Fire fighters recommend families have an escape plan in case of a blaze and hold drills to practice how the plan works.
If a fire sparks in your home, Oshtemo Fire Lt. Eric Burghardt said you only have minutes to escape before things get out of hand.
“If the door was open it’s not even minutes it’s so rapid,” he said. “Once a fire starts inside a home it grows so rapidly, and it’s not the fire that’s going to get you, it’s the toxic gases.”
He points to the rapid spread as the reason creating an escape plan for your family as crucial to your safety.
The holidays are a critical time to create and practice the plans because there are more opportunities for in-home fires with items like dry Christmas trees, candles and lights.
It is important to practice the plan to be able to react quickly during an emergency.
“You have the potential to freeze,” Burghardt said. "We have an emergency, the smoke detectors are going off, it’s loud, some of them have lights associated with them, they’re bright, then you have the smoke coming in, it can be overwhelming.”
Freezing takes up precious moments from an escape.
Burghardt said people will usually by head to the door out they normally use to enter and exit a home out of instinct, which during a fire could prove deadly.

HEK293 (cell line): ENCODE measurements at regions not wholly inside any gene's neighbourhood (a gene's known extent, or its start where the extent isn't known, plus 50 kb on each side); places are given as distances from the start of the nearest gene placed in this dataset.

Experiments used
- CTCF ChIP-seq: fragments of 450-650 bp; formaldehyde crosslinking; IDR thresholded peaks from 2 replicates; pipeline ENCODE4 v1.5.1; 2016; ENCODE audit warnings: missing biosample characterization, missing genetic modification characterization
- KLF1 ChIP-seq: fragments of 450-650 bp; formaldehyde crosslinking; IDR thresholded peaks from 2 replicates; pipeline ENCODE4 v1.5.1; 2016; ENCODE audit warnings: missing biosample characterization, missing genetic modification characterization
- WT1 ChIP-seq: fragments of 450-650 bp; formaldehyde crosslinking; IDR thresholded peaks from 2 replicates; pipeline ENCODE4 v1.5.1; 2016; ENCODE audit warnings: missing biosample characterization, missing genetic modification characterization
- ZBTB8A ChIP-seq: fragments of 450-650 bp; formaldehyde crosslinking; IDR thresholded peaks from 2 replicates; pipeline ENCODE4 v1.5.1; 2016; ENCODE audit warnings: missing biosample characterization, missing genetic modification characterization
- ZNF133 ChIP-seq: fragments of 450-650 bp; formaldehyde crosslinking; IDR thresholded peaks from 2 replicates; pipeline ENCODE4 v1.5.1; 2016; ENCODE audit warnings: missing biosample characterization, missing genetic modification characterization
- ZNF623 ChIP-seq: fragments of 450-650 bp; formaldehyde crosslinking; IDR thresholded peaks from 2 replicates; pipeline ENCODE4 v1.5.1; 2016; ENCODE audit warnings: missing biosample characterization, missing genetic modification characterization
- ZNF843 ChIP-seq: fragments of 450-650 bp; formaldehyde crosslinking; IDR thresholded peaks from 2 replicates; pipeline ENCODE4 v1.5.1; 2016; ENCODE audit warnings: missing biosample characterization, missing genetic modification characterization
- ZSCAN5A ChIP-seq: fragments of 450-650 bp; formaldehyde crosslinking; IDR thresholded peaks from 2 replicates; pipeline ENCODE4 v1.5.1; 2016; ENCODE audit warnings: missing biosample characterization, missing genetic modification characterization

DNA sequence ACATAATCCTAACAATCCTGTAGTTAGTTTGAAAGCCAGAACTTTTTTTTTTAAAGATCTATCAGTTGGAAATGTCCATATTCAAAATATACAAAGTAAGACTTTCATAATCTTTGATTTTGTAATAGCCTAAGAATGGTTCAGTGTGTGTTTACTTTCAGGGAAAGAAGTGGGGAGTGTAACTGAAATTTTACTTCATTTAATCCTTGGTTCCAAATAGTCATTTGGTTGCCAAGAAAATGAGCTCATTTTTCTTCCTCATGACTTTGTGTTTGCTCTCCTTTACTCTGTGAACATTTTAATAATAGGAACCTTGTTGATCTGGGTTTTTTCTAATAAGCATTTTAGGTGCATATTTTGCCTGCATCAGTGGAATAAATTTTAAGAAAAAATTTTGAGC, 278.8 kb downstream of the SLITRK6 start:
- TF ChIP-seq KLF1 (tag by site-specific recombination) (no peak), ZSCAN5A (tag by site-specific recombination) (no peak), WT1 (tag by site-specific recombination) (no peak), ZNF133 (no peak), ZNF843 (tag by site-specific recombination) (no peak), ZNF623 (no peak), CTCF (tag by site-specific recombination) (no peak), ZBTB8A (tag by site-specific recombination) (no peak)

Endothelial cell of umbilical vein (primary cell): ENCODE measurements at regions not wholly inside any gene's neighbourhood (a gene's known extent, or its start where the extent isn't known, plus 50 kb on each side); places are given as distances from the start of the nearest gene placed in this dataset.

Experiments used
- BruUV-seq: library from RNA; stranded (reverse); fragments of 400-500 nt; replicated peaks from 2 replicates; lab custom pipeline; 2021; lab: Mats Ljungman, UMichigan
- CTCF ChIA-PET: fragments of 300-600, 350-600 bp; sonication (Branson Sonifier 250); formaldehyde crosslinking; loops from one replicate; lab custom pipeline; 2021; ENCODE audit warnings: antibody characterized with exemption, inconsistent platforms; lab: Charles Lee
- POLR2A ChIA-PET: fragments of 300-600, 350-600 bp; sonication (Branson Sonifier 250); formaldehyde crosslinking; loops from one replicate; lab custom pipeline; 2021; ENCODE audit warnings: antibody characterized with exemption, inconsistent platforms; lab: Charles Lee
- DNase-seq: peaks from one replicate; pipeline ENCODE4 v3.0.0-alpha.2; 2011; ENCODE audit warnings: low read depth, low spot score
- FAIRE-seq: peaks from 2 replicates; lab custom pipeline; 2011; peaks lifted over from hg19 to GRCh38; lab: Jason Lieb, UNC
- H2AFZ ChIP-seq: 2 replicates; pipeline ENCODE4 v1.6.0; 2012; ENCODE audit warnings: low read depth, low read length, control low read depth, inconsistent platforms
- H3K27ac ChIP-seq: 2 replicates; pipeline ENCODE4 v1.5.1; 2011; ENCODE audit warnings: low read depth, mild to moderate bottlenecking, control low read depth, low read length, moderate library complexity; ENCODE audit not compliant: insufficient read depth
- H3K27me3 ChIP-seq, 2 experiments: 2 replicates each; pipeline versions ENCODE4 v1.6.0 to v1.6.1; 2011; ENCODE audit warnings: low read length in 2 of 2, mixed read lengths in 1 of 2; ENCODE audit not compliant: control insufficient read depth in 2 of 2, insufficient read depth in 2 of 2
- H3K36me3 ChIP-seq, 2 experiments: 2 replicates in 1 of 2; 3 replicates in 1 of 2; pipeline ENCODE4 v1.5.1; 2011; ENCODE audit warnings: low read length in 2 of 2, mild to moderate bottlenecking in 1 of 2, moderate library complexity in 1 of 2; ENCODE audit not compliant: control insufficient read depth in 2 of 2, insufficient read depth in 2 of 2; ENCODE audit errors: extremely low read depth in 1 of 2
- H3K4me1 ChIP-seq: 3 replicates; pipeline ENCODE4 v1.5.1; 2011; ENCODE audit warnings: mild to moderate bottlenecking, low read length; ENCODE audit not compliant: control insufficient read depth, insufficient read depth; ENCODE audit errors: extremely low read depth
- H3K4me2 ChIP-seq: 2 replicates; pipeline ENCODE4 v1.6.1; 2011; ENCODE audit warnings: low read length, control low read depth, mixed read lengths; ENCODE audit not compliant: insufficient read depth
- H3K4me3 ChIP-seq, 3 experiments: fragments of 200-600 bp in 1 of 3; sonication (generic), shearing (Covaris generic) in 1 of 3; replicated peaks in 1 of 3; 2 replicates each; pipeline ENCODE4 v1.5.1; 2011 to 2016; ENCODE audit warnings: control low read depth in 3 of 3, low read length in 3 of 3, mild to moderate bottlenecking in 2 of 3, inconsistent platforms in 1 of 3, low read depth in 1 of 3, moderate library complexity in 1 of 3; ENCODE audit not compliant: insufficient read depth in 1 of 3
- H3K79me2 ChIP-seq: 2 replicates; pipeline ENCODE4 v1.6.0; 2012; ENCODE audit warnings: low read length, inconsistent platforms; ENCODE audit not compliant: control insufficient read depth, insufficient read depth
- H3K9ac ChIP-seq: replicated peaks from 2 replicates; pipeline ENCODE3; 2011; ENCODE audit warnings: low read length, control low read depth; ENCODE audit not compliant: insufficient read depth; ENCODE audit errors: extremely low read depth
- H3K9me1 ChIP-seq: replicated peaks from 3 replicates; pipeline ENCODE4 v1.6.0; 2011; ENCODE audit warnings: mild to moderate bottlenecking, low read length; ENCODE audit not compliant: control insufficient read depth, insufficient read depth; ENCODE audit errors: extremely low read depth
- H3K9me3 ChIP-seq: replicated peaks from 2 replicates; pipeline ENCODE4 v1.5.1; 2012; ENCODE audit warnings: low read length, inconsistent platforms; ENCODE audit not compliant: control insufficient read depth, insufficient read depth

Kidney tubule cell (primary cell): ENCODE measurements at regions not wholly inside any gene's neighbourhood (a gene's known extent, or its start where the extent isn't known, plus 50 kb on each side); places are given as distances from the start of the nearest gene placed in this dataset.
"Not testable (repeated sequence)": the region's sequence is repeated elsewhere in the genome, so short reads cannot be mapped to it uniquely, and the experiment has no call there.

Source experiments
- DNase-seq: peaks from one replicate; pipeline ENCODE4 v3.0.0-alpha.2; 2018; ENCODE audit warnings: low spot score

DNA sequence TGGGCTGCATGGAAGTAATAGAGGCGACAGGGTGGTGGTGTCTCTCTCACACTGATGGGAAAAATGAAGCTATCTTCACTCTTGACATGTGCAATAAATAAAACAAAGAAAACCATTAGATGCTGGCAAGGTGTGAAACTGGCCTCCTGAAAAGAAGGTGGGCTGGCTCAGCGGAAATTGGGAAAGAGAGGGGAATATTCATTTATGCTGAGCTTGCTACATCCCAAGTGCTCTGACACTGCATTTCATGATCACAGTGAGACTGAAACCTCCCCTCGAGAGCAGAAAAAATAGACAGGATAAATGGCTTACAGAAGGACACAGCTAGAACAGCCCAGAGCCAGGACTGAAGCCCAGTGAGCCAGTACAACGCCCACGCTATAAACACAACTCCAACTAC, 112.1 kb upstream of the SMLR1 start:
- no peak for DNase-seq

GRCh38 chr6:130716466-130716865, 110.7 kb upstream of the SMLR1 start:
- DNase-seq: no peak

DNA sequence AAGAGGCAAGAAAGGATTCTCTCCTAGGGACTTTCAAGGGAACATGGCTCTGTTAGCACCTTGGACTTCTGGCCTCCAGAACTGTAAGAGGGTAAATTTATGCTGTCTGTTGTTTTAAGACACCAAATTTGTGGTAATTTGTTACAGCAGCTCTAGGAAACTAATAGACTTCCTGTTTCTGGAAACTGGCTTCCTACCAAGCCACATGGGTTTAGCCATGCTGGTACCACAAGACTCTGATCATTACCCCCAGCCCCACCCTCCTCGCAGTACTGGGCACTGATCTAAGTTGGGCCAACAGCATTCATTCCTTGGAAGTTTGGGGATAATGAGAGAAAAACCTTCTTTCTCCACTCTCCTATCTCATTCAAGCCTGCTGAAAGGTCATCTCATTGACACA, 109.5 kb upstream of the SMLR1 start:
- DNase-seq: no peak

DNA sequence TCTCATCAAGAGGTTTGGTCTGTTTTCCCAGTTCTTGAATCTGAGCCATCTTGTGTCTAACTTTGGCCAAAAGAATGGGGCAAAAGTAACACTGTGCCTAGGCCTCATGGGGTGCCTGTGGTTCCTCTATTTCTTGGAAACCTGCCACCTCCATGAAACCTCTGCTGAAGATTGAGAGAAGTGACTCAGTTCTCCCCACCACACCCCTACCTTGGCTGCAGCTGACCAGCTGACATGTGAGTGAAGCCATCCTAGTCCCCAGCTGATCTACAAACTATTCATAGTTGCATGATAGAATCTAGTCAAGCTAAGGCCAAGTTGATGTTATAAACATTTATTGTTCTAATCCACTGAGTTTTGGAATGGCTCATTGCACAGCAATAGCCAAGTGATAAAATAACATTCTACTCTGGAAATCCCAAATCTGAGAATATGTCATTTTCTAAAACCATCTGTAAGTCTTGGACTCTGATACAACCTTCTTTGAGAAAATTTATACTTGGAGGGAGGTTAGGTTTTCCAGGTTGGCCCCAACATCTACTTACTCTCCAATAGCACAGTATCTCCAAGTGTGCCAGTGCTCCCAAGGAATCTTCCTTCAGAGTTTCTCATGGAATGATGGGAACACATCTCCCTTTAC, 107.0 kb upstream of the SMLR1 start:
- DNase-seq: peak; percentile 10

“Whether it’s your garage door, your front door, your back door, in the event of an emergency you’re going to go with what you know. So, it’s important to emphasis the fact that any door and window can be an exit to your structure if there’s an emergency to get out,” Burghardt said.
He said a way to brake that mindset is to train multiple scenarios and multiple ways of exiting your home.
“Don’t allow them to always use the same door over and over again to get out of the house, force them to go to the other door.” He said, "They need to know how to open those windows, if there’s a screen, how to pop those screens out and then how to exit through a window."
Burghardt said one way to buy some time is shutting the bedroom doors before going to sleep.
“If that door is shut, you have an extended period of time to either evacuate or shelter in place and wait for the arrival of the fire department,” Burghardt said.
There are simple steps for that families can practice.
“Get low on the ground and then work your way to the door, which hopefully was shut to begin with, and feel the door,” he said. “If the door is warm or you can see smoke coming from the door frame, that may not be your safest way out. Your safest way out might be the window.”
He said creating a plan, but not practicing the plan, is a mistake.
“It doesn’t do you any good to tell your kids over and over again, ‘get out of the house if you hear the bell.’ If they’ve never heard it before or they’ve never done it before they’re not going to.”
Burghardt urges families visit the National Fire Protection Association’s website for additional tips.
He also encourages families visit safekids.org for other family safety tips.